Thursday, June 21, 2012
Today I want to tackle the very serious problem of space hogs. Some inventory takes up a disproportionate amount of space. How do we determine what's disproportionate? It's a sales per square foot metric.
We just completed a significant re-organization of the store. When we do this, as we did a couple years ago, I like to ponder if we're using our resources to our best advantage, so I created a new graphic to represent each department, with the square footage of the store divided by its sales contribution. Thankfully, the new layout has opened up a lot of space for us, about 100 square feet, but how does the existing inventory actually perform using this metric? If I were to expand into that 100 square feet, which departments would be most deserving?
This diagram uses sales per square foot so that it can be compared to the physical footprint of each department. Used games were added for the first time, which tends to squeeze the existing departments a little bit when compared to the previous chart. This type of diagram doesn't mean a lot until you envision the store and how much space each department takes up. Try to imagine that in your head, if you know the store layout. Then look at the diagram.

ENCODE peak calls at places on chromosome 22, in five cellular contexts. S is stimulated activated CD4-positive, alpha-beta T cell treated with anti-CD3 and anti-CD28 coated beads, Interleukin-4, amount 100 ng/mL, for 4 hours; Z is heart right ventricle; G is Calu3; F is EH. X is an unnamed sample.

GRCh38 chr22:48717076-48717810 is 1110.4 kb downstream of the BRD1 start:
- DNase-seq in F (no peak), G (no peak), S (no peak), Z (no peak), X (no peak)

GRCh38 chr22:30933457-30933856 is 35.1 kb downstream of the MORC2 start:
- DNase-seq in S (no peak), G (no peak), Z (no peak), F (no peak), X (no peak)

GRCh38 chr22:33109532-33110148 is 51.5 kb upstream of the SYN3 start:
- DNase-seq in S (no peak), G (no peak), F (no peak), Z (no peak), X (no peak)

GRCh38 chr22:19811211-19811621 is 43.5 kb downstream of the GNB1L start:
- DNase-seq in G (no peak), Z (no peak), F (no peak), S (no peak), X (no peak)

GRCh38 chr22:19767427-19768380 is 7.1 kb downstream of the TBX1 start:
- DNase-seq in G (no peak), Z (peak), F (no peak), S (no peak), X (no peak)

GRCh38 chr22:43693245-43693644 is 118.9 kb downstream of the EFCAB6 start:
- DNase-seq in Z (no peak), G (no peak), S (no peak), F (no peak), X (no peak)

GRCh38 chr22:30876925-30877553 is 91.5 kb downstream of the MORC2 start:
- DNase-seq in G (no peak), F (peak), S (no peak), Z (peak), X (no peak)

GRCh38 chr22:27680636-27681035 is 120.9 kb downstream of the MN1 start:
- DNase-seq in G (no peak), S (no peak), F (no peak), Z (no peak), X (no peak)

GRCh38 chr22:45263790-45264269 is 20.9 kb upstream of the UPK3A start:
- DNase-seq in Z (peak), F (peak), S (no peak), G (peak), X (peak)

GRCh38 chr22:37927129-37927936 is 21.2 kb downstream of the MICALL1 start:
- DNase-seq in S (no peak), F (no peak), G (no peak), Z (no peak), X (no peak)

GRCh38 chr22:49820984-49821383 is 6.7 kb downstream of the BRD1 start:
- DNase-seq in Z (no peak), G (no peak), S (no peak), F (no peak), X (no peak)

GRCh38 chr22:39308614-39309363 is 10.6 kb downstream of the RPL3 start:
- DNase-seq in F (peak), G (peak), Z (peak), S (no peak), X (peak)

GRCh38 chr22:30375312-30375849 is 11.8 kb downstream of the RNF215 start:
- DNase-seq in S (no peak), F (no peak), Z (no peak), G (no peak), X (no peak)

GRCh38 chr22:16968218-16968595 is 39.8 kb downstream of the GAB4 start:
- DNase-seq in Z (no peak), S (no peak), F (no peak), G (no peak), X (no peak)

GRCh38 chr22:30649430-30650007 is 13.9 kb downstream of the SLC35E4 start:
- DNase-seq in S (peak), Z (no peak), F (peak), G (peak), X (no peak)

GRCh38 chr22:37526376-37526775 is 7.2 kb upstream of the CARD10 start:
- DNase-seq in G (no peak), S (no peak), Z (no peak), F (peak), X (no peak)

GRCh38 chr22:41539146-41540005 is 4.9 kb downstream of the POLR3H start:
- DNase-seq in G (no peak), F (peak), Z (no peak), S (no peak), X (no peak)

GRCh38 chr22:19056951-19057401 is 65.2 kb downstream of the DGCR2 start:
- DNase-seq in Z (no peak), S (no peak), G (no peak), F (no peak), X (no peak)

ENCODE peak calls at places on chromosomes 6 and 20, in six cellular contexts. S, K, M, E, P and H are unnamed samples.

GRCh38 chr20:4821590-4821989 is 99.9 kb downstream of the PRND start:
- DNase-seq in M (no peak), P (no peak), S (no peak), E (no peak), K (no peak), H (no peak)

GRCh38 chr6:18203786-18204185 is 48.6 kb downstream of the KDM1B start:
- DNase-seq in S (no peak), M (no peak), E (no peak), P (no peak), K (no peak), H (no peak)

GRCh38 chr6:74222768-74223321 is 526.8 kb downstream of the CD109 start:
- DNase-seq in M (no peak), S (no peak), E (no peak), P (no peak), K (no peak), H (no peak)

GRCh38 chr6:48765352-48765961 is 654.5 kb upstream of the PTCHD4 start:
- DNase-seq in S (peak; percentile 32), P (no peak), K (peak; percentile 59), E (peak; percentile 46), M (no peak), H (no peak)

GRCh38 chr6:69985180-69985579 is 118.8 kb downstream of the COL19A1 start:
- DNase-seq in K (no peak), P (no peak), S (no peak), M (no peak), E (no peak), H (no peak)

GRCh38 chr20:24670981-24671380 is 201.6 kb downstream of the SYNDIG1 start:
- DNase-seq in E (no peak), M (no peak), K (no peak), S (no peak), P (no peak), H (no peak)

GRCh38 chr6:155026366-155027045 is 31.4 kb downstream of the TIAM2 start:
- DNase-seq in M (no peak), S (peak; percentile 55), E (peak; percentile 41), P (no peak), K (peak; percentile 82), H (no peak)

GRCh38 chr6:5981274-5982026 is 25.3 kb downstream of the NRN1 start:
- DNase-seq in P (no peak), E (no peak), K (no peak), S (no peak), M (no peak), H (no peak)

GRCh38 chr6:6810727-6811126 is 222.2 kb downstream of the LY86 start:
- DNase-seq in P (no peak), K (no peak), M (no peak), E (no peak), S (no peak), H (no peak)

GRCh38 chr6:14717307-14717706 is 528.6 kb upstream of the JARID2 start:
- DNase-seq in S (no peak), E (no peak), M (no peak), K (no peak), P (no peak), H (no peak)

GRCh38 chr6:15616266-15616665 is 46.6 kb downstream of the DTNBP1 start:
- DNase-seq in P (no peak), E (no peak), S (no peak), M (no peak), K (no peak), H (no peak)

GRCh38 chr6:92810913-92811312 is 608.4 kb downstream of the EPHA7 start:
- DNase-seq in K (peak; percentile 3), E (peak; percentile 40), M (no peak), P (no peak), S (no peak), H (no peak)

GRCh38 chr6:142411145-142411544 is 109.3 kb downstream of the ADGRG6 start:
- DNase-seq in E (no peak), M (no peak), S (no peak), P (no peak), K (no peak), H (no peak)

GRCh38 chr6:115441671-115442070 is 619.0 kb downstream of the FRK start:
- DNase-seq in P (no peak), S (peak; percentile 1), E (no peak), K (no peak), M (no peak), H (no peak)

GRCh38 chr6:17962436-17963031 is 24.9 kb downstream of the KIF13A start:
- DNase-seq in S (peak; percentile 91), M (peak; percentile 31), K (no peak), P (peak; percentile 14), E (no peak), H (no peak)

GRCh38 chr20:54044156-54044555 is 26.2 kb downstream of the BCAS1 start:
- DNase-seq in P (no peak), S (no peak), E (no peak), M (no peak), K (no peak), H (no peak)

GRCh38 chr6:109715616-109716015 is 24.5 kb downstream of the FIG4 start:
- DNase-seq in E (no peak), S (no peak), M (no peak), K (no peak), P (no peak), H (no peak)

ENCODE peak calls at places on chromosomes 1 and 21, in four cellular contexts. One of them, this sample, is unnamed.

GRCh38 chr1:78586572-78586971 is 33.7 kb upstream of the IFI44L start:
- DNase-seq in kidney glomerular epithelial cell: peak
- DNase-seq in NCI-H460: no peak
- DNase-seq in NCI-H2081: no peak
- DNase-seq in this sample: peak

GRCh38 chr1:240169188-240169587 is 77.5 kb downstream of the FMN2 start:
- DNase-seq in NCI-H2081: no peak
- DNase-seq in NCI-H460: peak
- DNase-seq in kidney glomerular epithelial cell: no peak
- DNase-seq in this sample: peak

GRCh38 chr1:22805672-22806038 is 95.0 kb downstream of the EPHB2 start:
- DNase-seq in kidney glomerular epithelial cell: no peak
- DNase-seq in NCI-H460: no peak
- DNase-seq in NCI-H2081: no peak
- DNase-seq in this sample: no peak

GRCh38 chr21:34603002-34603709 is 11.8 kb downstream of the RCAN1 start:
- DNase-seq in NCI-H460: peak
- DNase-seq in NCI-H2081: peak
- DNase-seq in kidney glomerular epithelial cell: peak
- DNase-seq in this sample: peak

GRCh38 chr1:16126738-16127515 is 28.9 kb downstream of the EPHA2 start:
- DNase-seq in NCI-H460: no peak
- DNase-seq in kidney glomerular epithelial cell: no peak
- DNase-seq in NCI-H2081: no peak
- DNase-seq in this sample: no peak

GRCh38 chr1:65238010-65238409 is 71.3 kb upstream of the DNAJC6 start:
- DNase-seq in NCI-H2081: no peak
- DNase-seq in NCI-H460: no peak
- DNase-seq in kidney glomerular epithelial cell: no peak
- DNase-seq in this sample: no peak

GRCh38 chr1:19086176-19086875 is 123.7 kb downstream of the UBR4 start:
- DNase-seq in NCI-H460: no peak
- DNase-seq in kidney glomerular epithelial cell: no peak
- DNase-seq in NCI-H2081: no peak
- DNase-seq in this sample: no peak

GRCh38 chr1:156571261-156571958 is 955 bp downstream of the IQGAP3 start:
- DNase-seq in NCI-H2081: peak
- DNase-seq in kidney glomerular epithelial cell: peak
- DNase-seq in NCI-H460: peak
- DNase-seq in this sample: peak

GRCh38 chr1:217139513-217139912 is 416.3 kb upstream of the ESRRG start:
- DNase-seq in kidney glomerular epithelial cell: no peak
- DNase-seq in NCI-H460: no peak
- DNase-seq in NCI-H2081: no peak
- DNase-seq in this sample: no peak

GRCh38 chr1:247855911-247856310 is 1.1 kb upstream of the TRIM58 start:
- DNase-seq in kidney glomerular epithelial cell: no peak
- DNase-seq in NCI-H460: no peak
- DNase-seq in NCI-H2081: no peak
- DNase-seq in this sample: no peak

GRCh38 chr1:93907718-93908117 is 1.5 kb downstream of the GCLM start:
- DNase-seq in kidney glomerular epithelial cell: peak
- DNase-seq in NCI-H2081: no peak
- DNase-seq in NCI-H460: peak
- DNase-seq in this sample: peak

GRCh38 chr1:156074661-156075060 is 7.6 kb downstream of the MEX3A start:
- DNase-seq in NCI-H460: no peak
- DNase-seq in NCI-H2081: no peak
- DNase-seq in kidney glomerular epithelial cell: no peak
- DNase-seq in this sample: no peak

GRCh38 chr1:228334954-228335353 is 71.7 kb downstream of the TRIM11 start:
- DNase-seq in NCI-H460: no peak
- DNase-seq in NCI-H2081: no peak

The first thing you notice is how collectible card games and their related supplies dominate, which is nice because they take up very little space, and certainly no more space than when they were average sellers.
Departments like miniatures, we see here, have ceased to perform, really, as well as puzzles and toys. Toys and miniatures don't take up a lot of space, unlike puzzles, and can be generally forgiven. However, puzzles seem like an enormous waste of space when you compare their physical footprint to their sales per square feet. This chart screams "dump puzzles!"
That's why I do these kinds of exercises. What might seem reasonable under a turn rate analysis (puzzles don't have terrible turns), show up to be insanely inefficient with a different metric, or just the opposite. The smaller your store, the more important this type of efficiency.
Posted by Gary Ray at Thursday, June 21, 2012
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